· introducing yourself as a member of Amnesty International's health
· expressing disappointment that as yet the Cuban authorities have not
responded to the concerns raised by Amnesty International in appeals
on behalf of Juan Carlos González Leiva and the rest of detainees on 4
March 2002 (letter reference TG AMR 25/02.04);
· seeking information on his current state of health and asking for
details of what medical treatment he is receiving;
· urging that Juan Carlos González Leiva receive all necessary medical
care in accordance with provisions set out in international human
rights standards, including being transferred to hospital if his
condition requires medical treatment that he cannot get inside the
· urging that he is released unless charged with a recognisable
· asking for an investigation into the allegations of threats by his
cell mate and asking for guarantees for his security.
Head of State and Government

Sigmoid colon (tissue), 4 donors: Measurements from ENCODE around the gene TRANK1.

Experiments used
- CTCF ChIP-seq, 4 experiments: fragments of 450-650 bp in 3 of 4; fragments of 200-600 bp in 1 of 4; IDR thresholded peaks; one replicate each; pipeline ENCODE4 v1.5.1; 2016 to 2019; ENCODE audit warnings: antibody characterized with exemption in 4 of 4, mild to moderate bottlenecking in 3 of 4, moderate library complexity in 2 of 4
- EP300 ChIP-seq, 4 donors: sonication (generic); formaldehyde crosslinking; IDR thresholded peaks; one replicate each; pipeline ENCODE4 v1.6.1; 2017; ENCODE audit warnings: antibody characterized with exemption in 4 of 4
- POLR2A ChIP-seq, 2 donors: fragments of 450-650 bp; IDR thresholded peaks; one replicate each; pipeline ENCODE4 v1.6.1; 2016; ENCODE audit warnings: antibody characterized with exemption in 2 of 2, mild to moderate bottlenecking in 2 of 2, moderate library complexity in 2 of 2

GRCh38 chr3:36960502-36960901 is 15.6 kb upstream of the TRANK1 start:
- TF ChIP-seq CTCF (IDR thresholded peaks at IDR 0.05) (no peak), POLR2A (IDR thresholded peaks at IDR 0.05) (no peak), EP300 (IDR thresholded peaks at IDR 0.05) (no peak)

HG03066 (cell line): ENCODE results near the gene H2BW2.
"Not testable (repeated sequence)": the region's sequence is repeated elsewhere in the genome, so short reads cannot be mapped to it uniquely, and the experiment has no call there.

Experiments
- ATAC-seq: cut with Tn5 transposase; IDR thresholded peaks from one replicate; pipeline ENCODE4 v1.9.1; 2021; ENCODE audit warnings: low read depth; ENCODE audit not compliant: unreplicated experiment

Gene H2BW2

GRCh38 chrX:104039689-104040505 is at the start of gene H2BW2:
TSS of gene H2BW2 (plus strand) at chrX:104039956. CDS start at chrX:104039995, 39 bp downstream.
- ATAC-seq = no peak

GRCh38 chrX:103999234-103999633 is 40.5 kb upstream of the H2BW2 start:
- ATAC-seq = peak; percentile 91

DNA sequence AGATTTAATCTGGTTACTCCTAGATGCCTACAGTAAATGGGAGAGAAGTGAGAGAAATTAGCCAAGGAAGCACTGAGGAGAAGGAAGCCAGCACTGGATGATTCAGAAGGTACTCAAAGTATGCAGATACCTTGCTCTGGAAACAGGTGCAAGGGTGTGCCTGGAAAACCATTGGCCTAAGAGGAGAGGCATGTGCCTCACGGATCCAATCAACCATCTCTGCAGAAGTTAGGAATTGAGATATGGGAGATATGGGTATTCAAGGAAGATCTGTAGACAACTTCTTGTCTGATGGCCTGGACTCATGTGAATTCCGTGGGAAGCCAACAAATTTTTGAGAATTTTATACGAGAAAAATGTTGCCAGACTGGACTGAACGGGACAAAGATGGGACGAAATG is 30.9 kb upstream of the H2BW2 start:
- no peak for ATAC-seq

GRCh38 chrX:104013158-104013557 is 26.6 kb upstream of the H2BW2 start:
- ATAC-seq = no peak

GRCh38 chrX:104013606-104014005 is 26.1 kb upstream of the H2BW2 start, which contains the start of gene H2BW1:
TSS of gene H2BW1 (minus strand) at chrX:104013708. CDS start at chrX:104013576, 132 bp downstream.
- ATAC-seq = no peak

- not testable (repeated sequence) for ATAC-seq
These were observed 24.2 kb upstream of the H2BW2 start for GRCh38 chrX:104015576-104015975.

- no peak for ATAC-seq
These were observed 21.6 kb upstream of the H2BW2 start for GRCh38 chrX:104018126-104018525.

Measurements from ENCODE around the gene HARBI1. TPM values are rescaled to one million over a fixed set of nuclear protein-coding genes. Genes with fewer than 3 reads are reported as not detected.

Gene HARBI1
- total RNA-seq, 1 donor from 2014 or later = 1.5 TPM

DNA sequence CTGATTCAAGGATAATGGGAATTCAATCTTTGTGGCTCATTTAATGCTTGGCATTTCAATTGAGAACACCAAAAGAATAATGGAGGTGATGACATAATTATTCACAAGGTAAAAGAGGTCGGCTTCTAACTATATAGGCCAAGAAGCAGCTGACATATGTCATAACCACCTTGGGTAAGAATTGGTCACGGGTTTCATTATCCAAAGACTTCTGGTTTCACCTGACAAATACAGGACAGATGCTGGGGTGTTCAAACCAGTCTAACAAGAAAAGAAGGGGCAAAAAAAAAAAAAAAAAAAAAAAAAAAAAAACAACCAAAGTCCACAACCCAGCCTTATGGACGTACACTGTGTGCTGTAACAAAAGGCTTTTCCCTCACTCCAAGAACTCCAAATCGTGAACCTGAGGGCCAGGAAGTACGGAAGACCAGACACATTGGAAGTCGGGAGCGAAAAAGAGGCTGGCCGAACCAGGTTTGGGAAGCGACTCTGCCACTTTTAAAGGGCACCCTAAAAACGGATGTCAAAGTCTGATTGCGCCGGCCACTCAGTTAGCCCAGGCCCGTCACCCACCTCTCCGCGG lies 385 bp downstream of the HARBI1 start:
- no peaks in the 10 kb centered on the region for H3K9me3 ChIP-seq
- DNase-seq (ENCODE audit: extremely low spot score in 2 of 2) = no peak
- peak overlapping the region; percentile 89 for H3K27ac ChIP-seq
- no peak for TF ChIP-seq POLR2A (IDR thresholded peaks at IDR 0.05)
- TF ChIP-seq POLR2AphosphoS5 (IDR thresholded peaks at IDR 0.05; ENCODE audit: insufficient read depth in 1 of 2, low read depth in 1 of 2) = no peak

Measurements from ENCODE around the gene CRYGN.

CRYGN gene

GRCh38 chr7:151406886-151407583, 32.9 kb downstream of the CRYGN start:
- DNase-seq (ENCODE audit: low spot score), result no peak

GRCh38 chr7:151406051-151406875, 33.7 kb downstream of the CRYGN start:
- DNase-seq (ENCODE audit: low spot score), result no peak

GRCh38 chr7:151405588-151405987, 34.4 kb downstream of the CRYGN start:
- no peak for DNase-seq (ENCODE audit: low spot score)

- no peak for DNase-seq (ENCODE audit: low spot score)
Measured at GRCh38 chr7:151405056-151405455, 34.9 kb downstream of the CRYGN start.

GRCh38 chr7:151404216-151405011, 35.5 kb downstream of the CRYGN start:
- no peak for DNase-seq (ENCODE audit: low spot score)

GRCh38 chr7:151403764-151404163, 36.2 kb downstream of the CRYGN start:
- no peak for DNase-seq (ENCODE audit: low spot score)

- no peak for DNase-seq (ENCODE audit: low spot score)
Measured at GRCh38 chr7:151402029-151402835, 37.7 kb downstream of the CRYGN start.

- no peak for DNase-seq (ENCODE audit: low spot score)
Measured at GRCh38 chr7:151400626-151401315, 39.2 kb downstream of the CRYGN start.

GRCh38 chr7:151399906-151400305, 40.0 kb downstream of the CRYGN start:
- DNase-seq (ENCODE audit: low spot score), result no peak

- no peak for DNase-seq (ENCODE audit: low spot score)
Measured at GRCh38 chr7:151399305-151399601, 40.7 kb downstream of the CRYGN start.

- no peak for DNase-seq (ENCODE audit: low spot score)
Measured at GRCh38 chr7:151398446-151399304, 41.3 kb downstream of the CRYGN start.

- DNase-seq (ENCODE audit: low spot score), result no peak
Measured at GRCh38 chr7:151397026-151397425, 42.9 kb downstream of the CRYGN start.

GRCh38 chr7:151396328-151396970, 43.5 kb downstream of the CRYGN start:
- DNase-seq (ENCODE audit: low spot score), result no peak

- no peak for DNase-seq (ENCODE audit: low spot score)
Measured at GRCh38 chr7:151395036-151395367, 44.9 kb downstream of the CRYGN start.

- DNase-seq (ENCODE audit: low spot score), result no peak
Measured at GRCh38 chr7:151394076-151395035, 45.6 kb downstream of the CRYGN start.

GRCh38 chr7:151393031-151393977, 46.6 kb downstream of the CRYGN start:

Dr Fidel Castro Ruz
Presidente de los Consejos de Estados y de Ministros
La Habana, Cuba
Fax: via Ministry of Foreign Affairs: + 53 7 333 460
Salutation: Su Excelencia/ Your Excellency
Dr Juan Escalona Reguera
Fiscal General de la República,
Fiscalía General de la República
San Rafael 3
La Habana, Cuba
Fax: + 53 7 669 485
Salutation: Señor Fiscal General / Dear Attorney General
Minister of Foreign Affairs
Sr Felipe Pérez Roque
Ministro de Relaciones Exteriores
Ministerio de Relaciones Exteriores
Calzada No. 360
Vedado, La Habana, Cuba
Fax: + 53 7 333 460
Salutation: Señor Ministro / Dear Minister
General Abelard Coloma Ibarra
Ministerial del Interior y Prisons
Ministerial del Interior
Plaza de la Revolución
La Habana, Cuba
Fax: + 53 7 8301 566